If you ever find yourself amazed at how inexpensive clothes are at fast-fashion retailers, it would be worth your time to consider the ethical costs of the apparel industry. The apparel industry trails only oil corporations as the world’s second-largest polluter, according to The Washington Post Co.. Not only is waste an issue in the fashion industry, but human rights are also threatened in the making of clothing. In 2015, a documentary called “The True Cost” revealed these flaws of the fashion industry and sparked a conversation that’s continued today.
Kelly Cunningham decided to participate in this dialog. In December of 2015, Cunningham began an organization on campus called Global Fashion Citizens (GFC). GFC focuses on environmental awareness and human rights advocacy within the fashion industry.
“The causes of this waste and pollution range anywhere from consumers purchasing clothing at the same rate as one consumes fast food, creating more and more waste every day,” Cunningham says. “The blame can also be put on the brands [that] choose not to produce garments in a closed-loop, cradle-to-cradle business model.”
This closed-loop that Cunningham mentions involves utilizing recyclable, sustainable practices and materials throughout the production process. The United Nations Global Compact explains the goal is to achieve a production process that comes full circle, eliminating waste from the process. Companies still have a ways to go with the implementation of this approach, but it should increase in popularity as time goes on.
Of course, many consumers wonder why they should be concerned about sustainability. Cunningham has an answer for that.
“It’s important to be aware of sustainability in fashion because it’s important to be aware—period,” Cunningham says. “Why would you want to live your life in blissful ignorance? If your hard-earned money is going towards a system that presses workers, rapes the earth of its natural resources and will eventually break, why would you not want to be aware of that?”
Environmental consciousness is only part of the solution. Action must take place, too. There are many ways to alter wasteful habits and develop new, environmentally-friendly ones. Cunningham says GFC makes a difference primarily through educating members about how to achieve a sustainable lifestyle.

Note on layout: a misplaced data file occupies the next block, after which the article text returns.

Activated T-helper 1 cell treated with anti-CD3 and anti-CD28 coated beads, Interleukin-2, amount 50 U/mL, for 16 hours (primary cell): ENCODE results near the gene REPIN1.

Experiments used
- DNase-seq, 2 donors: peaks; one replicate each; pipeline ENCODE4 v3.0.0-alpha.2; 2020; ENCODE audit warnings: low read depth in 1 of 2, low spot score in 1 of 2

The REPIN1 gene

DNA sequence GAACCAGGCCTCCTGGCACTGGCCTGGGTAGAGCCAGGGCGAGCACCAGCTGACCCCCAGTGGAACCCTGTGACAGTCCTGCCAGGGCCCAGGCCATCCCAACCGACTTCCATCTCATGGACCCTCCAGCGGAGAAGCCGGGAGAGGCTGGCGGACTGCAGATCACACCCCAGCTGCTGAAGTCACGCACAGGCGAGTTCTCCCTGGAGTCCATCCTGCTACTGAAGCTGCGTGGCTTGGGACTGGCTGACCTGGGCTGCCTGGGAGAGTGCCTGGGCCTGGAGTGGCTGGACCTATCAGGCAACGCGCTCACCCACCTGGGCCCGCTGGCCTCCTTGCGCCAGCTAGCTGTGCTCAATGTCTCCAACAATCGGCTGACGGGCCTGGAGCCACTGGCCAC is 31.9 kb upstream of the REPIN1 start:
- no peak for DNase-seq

“Wash your clothing correctly, fix and mend your clothing, buy from sustainable brands,” she says. “Everyone in the Global Fashion Citizens recycles, donates and thrifts.”
The club is organizing a “fash-mob” April 20 at 7 p.m. to raise awareness about sustainability in fashion. The event will take place at Risman Plaza as students gather for the annual FlashFest concert.
GFC member and fash-mob organizer Maria Ramsperger says the fash-mob is inspired by the creators of “The True Cost” documentary who first hosted a similar event in reaction to the Rana Plaza disaster.
Over a thousand workers at Rana Plaza died as a result of building safety problems that ultimately lead to destruction, according to National Public Radio. The collapse of this garment factory in Bangladesh was a turning point for worker regulations within the garment-making world. This tragedy caused people to begin questioning who makes their clothes and where they come from.
“At Kent State, our fash mobs try to call attention to the necessity of promoting sustainability within fashion,” Ramsperger says. “All of the designs and styling done for the fash-mob should be somehow sustainable.”
Ramsperger says designers and stylists have total creative freedom but are encouraged to implement zero waste, recycled materials and/or thrifted garments into their looks. The theme for this year is ‘Urban Renaissance.’
If you are interested in participating in the fash-mob, there are opportunities to model, design, style and simply attend the event. For more information to get involved, email firstname.lastname@example.org.